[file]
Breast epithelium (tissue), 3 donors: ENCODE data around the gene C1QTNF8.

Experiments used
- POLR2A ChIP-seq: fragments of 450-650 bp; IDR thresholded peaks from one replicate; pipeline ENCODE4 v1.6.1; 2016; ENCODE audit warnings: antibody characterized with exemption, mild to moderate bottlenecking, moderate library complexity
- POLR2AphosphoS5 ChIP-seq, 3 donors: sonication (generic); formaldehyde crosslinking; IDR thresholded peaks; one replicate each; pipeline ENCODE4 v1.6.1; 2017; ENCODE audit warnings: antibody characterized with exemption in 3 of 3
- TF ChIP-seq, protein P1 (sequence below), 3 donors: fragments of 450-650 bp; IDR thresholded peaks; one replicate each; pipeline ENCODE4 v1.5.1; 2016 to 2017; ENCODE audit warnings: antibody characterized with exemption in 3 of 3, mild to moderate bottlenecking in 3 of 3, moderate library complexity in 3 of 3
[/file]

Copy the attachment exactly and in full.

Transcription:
Breast epithelium (tissue), 3 donors: ENCODE data around the gene C1QTNF8.

Experiments used
- POLR2A ChIP-seq: fragments of 450-650 bp; IDR thresholded peaks from one replicate; pipeline ENCODE4 v1.6.1; 2016; ENCODE audit warnings: antibody characterized with exemption, mild to moderate bottlenecking, moderate library complexity
- POLR2AphosphoS5 ChIP-seq, 3 donors: sonication (generic); formaldehyde crosslinking; IDR thresholded peaks; one replicate each; pipeline ENCODE4 v1.6.1; 2017; ENCODE audit warnings: antibody characterized with exemption in 3 of 3
- TF ChIP-seq, protein P1 (sequence below), 3 donors: fragments of 450-650 bp; IDR thresholded peaks; one replicate each; pipeline ENCODE4 v1.5.1; 2016 to 2017; ENCODE audit warnings: antibody characterized with exemption in 3 of 3, mild to moderate bottlenecking in 3 of 3, moderate library complexity in 3 of 3